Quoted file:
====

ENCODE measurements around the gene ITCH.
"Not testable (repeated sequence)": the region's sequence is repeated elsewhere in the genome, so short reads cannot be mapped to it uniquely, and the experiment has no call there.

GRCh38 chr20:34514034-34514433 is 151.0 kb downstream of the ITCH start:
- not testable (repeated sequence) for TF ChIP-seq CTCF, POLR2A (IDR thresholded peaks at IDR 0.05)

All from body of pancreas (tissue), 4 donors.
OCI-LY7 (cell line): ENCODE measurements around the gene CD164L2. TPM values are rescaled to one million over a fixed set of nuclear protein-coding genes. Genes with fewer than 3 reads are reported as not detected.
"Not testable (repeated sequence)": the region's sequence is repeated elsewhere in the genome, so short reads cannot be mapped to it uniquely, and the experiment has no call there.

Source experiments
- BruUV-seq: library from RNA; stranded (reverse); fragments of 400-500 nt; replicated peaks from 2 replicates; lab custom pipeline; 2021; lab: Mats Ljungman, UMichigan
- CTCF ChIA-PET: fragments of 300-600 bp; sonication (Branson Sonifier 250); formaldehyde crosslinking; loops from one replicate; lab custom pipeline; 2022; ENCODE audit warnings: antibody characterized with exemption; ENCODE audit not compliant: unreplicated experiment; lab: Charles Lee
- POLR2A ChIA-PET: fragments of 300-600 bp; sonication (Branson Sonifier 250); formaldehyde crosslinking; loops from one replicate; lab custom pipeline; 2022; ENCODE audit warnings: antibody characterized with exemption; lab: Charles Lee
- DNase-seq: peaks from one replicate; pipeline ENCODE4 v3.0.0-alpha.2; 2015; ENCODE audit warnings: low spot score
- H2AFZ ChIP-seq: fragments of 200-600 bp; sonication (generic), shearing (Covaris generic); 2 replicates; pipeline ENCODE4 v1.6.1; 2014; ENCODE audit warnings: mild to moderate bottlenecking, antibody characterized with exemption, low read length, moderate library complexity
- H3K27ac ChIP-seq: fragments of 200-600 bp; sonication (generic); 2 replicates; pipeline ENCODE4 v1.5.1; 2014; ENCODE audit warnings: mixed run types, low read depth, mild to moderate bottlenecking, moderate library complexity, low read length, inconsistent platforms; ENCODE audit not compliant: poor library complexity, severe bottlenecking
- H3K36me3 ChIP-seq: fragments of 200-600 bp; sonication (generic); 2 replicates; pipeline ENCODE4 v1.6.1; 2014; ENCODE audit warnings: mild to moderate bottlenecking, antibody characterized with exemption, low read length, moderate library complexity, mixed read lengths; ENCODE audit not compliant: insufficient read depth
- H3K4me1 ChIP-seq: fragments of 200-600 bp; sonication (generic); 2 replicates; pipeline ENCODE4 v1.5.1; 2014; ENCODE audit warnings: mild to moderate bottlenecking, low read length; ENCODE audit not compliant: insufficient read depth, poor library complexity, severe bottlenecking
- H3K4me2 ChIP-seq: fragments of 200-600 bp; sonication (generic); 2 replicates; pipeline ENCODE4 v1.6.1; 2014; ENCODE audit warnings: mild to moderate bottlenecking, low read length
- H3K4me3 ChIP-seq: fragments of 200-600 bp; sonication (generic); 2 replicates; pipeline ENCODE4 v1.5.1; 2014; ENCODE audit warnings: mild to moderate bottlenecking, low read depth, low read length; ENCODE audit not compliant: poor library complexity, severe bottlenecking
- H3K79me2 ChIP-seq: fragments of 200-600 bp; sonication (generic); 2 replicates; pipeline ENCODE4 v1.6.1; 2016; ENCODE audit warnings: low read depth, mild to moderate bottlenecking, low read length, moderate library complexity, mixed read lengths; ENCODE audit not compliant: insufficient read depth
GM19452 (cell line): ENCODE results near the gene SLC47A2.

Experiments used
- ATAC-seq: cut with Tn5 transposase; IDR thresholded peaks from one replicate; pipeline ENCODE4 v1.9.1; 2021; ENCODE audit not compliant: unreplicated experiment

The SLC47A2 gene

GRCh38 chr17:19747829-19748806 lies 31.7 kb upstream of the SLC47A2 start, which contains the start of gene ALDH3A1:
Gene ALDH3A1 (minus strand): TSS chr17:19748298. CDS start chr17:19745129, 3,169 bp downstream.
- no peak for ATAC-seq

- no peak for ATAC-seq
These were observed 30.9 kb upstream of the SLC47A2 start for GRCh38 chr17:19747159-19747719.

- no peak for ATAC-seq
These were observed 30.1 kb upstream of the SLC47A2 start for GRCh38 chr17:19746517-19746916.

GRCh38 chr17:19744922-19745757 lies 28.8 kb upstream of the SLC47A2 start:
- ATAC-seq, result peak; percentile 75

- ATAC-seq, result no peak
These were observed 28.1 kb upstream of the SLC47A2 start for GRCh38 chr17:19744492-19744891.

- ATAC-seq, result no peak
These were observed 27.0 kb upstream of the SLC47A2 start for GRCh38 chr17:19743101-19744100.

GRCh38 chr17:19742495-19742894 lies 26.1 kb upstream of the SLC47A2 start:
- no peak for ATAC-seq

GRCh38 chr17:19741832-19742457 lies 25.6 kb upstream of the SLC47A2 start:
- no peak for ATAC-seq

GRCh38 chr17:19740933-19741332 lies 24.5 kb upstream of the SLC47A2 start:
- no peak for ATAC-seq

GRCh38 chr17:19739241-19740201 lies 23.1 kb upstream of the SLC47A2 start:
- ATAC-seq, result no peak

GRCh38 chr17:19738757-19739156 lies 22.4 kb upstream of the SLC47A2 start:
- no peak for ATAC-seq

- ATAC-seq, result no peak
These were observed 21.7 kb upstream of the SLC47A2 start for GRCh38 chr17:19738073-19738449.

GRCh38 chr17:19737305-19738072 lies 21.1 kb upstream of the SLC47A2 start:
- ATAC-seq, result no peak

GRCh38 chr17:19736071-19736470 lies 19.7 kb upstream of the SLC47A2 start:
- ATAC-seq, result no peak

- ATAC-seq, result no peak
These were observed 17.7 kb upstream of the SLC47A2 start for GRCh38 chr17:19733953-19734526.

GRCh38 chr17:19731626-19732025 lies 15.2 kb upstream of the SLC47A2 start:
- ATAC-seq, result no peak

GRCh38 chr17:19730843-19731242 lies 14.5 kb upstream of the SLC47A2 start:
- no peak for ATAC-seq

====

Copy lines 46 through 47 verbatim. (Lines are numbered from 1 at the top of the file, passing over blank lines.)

- no peak for ATAC-seq

- ATAC-seq, result no peak